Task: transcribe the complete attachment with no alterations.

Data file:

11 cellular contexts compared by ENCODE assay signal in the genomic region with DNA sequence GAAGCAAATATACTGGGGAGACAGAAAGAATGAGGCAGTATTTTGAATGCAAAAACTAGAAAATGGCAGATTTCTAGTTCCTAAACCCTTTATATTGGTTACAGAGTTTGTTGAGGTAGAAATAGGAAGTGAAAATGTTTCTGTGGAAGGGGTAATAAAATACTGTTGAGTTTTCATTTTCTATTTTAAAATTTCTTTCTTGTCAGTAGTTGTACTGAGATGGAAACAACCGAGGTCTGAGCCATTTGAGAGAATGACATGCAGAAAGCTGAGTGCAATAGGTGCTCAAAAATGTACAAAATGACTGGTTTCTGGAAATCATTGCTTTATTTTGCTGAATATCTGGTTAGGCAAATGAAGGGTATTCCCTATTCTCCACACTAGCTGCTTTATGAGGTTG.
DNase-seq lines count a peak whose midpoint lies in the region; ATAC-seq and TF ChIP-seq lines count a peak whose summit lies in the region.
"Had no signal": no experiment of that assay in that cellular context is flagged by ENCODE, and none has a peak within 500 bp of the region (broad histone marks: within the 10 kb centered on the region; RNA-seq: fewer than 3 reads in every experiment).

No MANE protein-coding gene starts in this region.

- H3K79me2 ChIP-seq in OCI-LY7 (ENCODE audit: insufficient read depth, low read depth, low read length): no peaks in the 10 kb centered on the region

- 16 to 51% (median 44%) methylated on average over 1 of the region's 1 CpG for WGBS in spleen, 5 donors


11 cellular contexts compared by ENCODE assay signal in the genomic region with DNA sequence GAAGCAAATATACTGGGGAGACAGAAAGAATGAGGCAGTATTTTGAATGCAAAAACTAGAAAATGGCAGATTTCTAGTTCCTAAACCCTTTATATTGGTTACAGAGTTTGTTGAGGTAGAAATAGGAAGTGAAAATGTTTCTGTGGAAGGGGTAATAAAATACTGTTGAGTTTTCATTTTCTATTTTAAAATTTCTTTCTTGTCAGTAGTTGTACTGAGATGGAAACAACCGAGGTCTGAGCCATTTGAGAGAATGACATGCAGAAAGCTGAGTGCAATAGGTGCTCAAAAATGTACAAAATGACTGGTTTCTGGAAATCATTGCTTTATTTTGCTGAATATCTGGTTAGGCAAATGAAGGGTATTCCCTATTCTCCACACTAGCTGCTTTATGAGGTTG.
DNase-seq lines count a peak whose midpoint lies in the region; ATAC-seq and TF ChIP-seq lines count a peak whose summit lies in the region.
"Had no signal": no experiment of that assay in that cellular context is flagged by ENCODE, and none has a peak within 500 bp of the region (broad histone marks: within the 10 kb centered on the region; RNA-seq: fewer than 3 reads in every experiment).

No MANE protein-coding gene starts in this region.

- H3K79me2 ChIP-seq in OCI-LY7 (ENCODE audit: insufficient read depth, low read depth, low read length): no peaks in the 10 kb centered on the region

- 16 to 51% (median 44%) methylated on average over 1 of the region's 1 CpG for WGBS in spleen, 5 donors